Ignoring the potential changes in relative velocity (hopping from the pole to the equator would leave him moving at a speed of ~1600 kph in a westerly direction), I believe that ear-muffs would probably be sufficient to cope with the 'mechanical' effects of pressure change.

However, moving from sea-level to Everest or Lhasa may have a severe physiological effect. It takes a significant time to acclimatize to an altitude above ~3000 m (even ultra-fit climbers take several days to get to Everest base camp to acclimatize).

Your protagonist could almost immediately lose consciousness if making a rapid jump. This is a known risk. For example, tourists flying directly from Kathmandu (alt 1400 m) to Namche Bazaar (3400 m) or Khumjung (3800 m) often need oxygen on arrival. Teleporting from at or below sea level would exacerbate this risk.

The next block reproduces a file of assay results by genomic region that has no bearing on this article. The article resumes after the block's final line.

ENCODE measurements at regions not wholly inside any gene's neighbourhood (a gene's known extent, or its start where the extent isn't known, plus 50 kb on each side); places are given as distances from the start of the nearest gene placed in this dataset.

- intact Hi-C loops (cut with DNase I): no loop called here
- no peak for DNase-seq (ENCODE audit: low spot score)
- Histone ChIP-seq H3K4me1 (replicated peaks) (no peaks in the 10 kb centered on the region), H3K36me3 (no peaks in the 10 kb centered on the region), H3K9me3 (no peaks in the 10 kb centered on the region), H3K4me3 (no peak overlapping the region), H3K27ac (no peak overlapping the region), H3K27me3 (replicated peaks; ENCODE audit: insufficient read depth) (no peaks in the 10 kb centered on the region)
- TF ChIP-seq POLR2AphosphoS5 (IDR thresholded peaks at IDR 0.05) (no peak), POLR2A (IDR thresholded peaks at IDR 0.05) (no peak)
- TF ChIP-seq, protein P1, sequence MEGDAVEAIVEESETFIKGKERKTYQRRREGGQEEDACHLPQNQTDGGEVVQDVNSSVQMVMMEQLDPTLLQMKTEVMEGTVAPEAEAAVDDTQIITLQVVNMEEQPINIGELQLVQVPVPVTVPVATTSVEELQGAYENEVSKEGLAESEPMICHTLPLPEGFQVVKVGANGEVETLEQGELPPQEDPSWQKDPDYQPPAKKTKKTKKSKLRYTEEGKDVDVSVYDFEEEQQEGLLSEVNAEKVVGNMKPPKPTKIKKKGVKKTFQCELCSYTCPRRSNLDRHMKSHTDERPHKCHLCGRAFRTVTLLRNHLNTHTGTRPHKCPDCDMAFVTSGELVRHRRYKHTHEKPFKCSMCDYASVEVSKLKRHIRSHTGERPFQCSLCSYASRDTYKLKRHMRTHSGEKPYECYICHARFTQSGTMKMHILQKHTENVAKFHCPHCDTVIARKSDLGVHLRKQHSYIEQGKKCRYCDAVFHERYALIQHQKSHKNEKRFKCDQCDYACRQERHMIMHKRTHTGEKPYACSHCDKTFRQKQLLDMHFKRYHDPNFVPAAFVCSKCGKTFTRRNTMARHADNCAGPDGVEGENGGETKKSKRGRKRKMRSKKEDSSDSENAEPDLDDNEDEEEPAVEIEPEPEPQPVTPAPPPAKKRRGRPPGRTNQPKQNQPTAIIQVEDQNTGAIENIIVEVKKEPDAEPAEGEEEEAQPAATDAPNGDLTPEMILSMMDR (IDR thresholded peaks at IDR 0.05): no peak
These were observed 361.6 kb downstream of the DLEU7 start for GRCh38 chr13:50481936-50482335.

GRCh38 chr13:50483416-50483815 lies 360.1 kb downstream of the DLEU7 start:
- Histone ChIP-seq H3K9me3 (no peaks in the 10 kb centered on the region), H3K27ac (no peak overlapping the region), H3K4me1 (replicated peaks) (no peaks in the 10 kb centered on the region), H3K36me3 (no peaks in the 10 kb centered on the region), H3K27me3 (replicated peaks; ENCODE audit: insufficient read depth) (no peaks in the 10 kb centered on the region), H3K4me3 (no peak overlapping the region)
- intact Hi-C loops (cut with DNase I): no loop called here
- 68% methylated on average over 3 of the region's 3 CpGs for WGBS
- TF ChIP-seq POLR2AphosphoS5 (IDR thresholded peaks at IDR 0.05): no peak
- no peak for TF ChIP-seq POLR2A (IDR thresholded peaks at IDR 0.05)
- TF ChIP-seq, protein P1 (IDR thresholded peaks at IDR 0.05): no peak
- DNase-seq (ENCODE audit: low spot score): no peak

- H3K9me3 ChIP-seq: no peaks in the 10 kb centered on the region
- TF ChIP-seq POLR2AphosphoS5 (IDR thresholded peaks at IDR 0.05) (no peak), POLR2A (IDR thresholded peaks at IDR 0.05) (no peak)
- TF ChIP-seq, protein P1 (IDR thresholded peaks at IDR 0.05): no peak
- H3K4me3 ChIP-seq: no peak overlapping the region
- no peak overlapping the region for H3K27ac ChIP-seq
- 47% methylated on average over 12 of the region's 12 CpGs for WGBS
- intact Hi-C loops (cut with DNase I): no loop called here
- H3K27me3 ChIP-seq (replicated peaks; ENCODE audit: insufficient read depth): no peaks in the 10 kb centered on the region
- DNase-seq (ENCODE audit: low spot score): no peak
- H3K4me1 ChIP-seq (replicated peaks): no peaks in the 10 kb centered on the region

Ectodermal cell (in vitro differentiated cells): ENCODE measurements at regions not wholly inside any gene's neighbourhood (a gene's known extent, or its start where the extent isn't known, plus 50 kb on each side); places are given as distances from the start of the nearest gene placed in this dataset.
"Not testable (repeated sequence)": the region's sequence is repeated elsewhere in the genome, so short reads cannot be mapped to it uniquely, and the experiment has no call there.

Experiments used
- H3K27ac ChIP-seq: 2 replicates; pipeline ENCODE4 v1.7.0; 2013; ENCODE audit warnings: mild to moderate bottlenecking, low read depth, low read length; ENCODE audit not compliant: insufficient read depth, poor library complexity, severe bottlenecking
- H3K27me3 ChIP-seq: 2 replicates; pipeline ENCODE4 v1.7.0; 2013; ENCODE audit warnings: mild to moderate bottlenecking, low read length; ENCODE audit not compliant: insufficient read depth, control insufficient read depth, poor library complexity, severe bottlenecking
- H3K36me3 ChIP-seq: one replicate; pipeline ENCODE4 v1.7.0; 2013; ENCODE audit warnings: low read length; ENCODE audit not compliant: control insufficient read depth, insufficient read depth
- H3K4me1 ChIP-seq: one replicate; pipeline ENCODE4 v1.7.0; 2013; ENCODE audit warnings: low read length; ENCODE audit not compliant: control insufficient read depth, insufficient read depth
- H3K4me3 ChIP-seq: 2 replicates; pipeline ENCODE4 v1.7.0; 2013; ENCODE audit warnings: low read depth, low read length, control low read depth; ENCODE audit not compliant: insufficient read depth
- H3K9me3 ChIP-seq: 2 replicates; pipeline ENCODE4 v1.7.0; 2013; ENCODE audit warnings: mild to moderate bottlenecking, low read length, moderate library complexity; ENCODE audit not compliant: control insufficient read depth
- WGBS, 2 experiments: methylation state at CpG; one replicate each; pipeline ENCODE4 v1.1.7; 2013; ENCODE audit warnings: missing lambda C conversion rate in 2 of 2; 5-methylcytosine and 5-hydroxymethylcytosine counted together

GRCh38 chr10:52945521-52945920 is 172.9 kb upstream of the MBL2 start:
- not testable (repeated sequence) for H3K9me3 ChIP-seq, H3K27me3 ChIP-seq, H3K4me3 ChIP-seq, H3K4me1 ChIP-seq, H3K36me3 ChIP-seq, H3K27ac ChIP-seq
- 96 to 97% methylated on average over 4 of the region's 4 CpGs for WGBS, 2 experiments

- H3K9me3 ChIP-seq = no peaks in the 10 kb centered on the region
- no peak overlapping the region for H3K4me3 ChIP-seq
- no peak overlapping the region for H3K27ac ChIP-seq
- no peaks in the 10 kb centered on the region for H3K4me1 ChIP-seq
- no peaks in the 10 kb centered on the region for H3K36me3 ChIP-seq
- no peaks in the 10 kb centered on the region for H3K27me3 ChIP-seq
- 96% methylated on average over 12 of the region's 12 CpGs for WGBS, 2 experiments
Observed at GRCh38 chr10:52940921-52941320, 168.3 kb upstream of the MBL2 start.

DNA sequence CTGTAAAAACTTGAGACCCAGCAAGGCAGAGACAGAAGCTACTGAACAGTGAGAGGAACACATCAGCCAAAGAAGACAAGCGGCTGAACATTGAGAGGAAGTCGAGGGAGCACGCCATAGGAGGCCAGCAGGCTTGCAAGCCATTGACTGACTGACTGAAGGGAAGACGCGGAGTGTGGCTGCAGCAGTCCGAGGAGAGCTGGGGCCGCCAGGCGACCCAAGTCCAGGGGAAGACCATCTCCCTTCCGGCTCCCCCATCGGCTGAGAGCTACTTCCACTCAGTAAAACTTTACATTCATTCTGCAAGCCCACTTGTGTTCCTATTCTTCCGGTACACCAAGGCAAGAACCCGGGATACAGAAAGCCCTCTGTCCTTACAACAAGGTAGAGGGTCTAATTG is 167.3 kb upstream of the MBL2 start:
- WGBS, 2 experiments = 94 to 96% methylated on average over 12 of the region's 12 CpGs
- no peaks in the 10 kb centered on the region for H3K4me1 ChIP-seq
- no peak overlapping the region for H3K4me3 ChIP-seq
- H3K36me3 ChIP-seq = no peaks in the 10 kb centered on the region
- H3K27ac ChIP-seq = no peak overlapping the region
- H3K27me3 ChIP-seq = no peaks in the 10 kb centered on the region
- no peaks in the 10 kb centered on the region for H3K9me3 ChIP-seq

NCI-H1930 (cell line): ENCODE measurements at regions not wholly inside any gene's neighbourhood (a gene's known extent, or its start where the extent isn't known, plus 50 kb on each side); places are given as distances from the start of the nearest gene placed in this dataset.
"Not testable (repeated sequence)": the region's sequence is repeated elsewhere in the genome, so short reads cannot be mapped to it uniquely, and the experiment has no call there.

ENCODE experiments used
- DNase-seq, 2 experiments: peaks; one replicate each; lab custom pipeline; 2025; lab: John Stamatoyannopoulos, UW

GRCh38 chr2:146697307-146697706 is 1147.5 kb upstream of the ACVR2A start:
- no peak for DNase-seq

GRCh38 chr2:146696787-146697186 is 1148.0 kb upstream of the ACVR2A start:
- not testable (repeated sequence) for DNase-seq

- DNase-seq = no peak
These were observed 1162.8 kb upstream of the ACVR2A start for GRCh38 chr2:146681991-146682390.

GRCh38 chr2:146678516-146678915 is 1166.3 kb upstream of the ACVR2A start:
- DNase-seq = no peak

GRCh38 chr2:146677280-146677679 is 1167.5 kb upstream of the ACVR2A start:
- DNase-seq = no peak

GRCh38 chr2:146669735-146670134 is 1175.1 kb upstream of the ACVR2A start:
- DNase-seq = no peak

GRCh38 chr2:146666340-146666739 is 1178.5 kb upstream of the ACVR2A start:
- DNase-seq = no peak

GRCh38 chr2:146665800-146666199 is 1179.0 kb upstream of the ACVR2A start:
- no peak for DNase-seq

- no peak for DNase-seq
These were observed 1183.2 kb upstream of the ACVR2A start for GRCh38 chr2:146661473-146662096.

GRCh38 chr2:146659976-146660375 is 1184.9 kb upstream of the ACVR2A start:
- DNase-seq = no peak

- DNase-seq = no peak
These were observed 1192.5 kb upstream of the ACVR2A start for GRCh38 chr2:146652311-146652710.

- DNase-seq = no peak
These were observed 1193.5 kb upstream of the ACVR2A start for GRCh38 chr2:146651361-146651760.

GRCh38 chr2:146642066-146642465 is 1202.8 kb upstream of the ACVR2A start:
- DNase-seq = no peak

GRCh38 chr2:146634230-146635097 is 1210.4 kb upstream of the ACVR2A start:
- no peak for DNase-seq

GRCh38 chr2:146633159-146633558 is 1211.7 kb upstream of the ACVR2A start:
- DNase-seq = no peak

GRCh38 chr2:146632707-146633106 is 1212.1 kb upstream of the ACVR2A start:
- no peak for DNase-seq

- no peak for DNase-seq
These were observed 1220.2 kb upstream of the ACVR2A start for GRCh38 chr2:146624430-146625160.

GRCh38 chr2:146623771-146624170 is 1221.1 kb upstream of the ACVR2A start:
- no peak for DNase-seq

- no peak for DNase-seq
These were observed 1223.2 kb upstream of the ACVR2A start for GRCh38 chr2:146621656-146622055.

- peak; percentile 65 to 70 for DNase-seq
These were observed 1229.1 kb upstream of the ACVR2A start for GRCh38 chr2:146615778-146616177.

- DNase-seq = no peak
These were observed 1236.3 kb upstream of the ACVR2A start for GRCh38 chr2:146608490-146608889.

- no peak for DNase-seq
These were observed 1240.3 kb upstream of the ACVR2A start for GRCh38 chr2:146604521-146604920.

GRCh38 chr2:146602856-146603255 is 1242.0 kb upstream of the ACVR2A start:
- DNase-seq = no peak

• $\begingroup$ You can hold your breath for over a minute not fainting. Similarly in case of a pressure drop in a plane you have a brief moment to apply an oxygen mask (but you need to be quick, you have just about 2 minutes to react properly, including overcoming a shock). So you will not faint immediately. If you can do the rescue in those 2 minutes, you're good. Travelling to Lhasa is a bit more of a problem though. $\endgroup$ – Ister Dec 3 '18 at 8:37

Due to theological reason, the protagonist have to go back and forth between Jericho (258m under sea level) and Lhasa (3658m above sea level). What are the possible short term and long term effect for such trip ?

Fainting and death, respectively.

People have already told you about acclimatization to high altitudes. Truth be told though, going from Jericho to Lhasa instantaneously has less to do with mountain climbing and more to do with this: